Saturday, November 12, 2011

500th Post Special: EPIC Daytona USA Multiplayer Battle

Well, let's see here...this is supposed to be the 500th post (on my Blogspot dashboard here) but seeing as there's a few posts that went AWOL (I deleted them), I don't know if this is really the 500th.  Nonetheless, let's party!!!

You know what.  I'm done talking about this FIEA game pitch nonsense.  The way I see it, The Powers That Be wouldn't have green-lit a racing game anyway, even if it made it to the Top 10.  So f*** it, I don't care anymore.  Let everyone else haul the load of planning & presenting these games.  I'll just sit back, eat popcorn, and watch as everyone else trips over their own shoelaces.

I'm going home now.  You should all be ashamed of yourselves.

This doesn't mean that I have a 0% chance of making another racing game.  During the 2nd thru 4th semesters, we may get the chance to make more minigames of our choice.  So if we get another racing game going just for kicks, then it'll be awesome.  Prove the doubters wrong--just check out my l33t game.  Thumbs up their asses...

So anyway, good news: We now know that Team Marubaku, a pro Sega-racer team out of Japan, is on YouTube now.  Now their speed runs have been on YouTube for some time as uploaded by other users.  But they've asked anyone who posted their videos to remove them and make way for their account.  So I was happy to oblige and got rid of my Scud Race videos (the ones they made).  They DID upload Sega racer vids way before any of us did (before the days of YT when you had to download huge .avi/.wmv vids) so give them props.

I will end on one thing.  Most racing games really come down to one thing--repetition.  Kind of like a golf swing or a free-throw.  It's a matter of learning what works best and practicing it until you can do it consistently.  A racing game involves learning how the car handles and how to handle each turn.  Once you learn it, you can do it nearly consistently...assuming you have no interference, that is.

"An amateur practices something until he gets it right. A professional practices until he can't get it wrong." - an unknown author from a year between 1 AD to 2011 AD.

See the Marubaku video above.  Guy just runs the same routes over and over and over again.  I think this is one reason why people are turned off by racing games.  Disregarding the learning curve and difficulty to be able to do this consistently, there's not much variety there.  For the record, most every video game relies on repetition to say racing games are so repetitive compared to other genres is a bit absurd.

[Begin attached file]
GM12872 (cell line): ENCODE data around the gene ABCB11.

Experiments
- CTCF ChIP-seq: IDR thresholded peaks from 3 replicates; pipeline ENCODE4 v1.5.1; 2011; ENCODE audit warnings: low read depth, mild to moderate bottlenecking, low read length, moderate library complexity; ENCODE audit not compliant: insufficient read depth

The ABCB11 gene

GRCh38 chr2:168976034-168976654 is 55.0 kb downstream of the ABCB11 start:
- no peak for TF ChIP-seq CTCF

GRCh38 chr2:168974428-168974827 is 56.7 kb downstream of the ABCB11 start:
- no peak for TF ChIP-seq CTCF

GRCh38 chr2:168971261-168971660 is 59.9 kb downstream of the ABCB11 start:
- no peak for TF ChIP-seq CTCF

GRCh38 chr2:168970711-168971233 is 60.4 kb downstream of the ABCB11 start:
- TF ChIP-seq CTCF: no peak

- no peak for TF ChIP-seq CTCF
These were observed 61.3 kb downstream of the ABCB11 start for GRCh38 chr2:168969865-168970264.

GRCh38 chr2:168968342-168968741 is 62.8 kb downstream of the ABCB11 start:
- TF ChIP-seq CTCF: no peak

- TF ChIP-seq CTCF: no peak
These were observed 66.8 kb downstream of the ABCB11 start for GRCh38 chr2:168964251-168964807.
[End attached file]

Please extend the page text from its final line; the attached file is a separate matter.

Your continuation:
But....this makes me think.  I was playing Daytona USA online again recently.  And I was playing against evenly matched competition.  And I remember going two-wide with some people on the turns.  And that's when my rote memory flew out the window.  This guy is blocking my optimal driving line.  What do I do?  Red alert--figure out another way to take this turn.  Usually this involved fighting for position as we just bumped each other around.

Sometimes, due to opponent interference, I would wreck or my speed would drop below normal.  Turning at a different speed than normal affects how you perform.  Yeah, you'd think driving slower makes turning easier but it doesn't always.  Like I'm used to taking the Sonic turn on Beginner at 180 mph.  If I somehow drop to 150, it gets complicated because I don't know exactly how I should shift and when to slam on the gas.

Then later, he was drafting me on a straightaway.  Do I try to cut him off?  Now let's flip flop positions.  Can I keep drafting him?  When should I make my move and try to overtake him?  Really, I must decide these things on the fly and prepare for the worst.

And at least there's the intimidation factor.  If this were a time trial, I would drive 100% full-speed always--take all the risks and restart if I make a mistake.  But with multiplayer, time doesn't matter--just finish before everyone else.  So there's a guy about a second behind me.  Should I continue to drive to the max but risk crashing?  Or should I play it safe and hope he can't catch up?  Any slight mistake on my part would lead to me falling back.  It's a nail-biter.  Can I hold him off?  Or what if I'm behind in 2nd place--do I take extreme risks to move up to 1st when I could possibly wreck and fall way back to 5th or 6th or so?

I did pass a few people on the very last turn on the Expert course.  I nailed that turn PERFECTLY while everyone else floundered.  An exhilarating comeback.  If I were in the presence of company, I would've yelled and gave everyone a high-five.

Then all of a sudden, a "repetitive" racing game took on a whole new layer of complexity.  Another reason why Daytona USA is so legendary.  Bravo, Sega, bravo.

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